So back to the question, that started this post: how did Wakefield and her two small children survive six weeks with the Sioux? Was it because of adaptability and embracement of the Indian culture? Was it her children and the motivation they provided for her, or was it the “guardian angel”, that was constantly watching over? I feel as though all three of these were important factors in their survival and she couldn’t have done so without any of one them. They all played a critical role in her survival. However, were there other factors in play? Was her faith important and have any role in her survival?

4 responses to “Struggling to Survive

  1. To answer the question about her faith, I feel that it was important because I think it underpins all three topics you mentioned. Her kindness to others and desire to treat others as she would like to be treated explains why she is so culturally accepting of the Indians and tries so hard to understand them. This general kindness also explains why she cares after her children. In tough scenarios she could have dumped her children and ran for herself, yet she cared for them. Whether this is an act of maternal significance or religious significance I do not know, but even if it is primarily maternal instinct, the basic morals that drive her to drag along her children can be seen in her faith. As for Chaska, Wakefield knows him as a Christian and expects him to share the same beliefs that she does, and therefore she can rely upon him with unwavering certainty.

  2. In regards to the main question of how Wakefield and her two children survived, I would definitely have to say it was mostly due to Chaska. I like the idea of Chaska being Wakefield’s “guardian angel” because it gets at the fact that her God has sent her a protector. Numerous times, Hapa could have (and he really wanted to whenever he got drunk) killed Sarah. However, every single time Chaska was there to step in and protect Sarah and her kids. When Hapa entered the teepee one night and was drunk and went over towards Sarah to wake her up, Chaska stepped in and stopped him. Hapa wanted to make Sarah his wife (Chaska knew Sarah would not have married Hapa because of her white husband), and if she would not become his wife then he planned to kill her. To make Hapa finally leave the teepee, Chaska laid between his mother and Sarah. Although it may have appeared scandalous, Chaska told him he was just doing it to protect her. There are some many other instances of Chaska and his mother, a second guardian angel, protecting Sarah, James, and Nellie. Therefore it was because of God and Sarah’s guardian angels that she and her family survived.

  3. It’s true that Wakefield had no shortage of Indian guardians helping her survive during her captivity, including Chaska, Paul, and Chaska’s family; but I believe another reason she persevered throughout her stay with the Indians was her overwhelming sense of fear. Wakefield describes herself as “naturally timid, and afraid of death under any circumstances” (274), which gives her an innate sense of approaching danger. When Wakefield was first disguised as a squaw, in order to blend in with her captors, she thought about escape, but was afraid of being discovered (265). When Wakefield was in danger of being killed (which seemed to happen every 5 pages or so), she escaped to the woods, or to a ravine (257) or even hid in a hay stack (267). Wakefield’s timid nature was a major factor in her survival; if she had been brave, and stayed with the Indian tribe at all times, she would have most likely been brutally killed early on in her captivity.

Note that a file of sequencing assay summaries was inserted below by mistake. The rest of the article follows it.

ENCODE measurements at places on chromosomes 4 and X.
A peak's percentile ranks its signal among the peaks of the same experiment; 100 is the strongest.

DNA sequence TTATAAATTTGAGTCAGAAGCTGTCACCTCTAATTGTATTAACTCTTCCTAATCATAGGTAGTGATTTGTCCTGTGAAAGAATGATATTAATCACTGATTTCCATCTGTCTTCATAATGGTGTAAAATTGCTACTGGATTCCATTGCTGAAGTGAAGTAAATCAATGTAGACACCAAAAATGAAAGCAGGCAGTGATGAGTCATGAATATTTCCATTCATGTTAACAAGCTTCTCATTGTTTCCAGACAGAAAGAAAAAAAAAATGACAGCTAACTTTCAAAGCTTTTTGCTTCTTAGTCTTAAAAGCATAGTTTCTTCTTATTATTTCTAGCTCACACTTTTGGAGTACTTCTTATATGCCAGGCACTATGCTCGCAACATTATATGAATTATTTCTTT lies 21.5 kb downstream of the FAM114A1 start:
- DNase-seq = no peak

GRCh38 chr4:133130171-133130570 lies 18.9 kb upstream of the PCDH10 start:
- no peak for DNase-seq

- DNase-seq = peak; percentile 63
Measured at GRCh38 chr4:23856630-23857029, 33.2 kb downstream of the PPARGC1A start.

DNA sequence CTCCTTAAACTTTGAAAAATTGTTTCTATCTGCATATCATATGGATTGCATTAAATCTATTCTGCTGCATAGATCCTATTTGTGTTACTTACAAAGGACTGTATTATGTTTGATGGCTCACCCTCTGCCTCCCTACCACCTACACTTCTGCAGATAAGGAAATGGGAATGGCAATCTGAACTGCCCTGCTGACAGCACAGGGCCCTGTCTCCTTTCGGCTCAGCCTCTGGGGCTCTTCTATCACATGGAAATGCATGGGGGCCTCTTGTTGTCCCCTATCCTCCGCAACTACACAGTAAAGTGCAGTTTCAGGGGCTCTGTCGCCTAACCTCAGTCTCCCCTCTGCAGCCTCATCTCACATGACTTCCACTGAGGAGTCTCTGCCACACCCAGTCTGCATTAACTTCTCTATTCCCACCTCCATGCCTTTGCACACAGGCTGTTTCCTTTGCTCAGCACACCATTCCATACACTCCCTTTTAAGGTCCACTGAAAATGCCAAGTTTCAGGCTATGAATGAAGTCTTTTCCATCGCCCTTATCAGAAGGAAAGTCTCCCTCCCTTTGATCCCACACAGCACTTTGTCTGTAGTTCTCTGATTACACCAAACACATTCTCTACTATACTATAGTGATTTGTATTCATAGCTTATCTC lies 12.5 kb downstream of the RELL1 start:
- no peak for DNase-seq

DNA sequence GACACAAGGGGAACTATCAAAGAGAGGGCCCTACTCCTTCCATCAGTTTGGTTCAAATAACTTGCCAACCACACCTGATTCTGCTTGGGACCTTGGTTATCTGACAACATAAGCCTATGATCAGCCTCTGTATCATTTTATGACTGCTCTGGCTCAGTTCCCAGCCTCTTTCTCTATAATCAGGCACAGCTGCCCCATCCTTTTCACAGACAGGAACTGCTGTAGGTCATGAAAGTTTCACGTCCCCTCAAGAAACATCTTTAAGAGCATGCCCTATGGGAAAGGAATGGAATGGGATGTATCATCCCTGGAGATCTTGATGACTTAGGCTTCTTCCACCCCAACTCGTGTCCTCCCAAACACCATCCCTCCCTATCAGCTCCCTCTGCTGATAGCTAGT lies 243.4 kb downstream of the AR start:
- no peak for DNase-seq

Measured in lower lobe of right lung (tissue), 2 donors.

4. I wouldn’t say that Sarah Wakefield’s adaptability and embracement of Indian culture saved her, so much as her positive and grateful attitude saved her. Think about the situation: Here is a captive woman charged to a family to keep her until the time comes to either kill her or release her. In the meanwhile, this woman and her two children are three extra people to feed, to look after, and to house. Who would you be more willing to put up with, a submissive, grateful, helping guest or an angry difficult prisoner? I would call Mary Rowlandson the later, and remember how great captivity was for her. So, Wakefield chooses to be the better of the two options, less burdensome. Sure, she recognizes that she isn’t in an ideal situation. She still has pains and trials and fears, but she thoughtfully keeps a relatively subdued appearance. This may be attributed to her previous experience with Indians, or just her natural personality, but either way I think her attitude saves her. She has a strategy, thinking that she “must try to be pleased , and not mistrust them; make them think [she has] confidence in them, and hey would soon learn to love and respect [her], and that would be [her] only way of prolonging [her] life.” (256) This woman isn’t simply lucky that Chaska takes special guardianship over her; her planned attitude facilitates that relationship.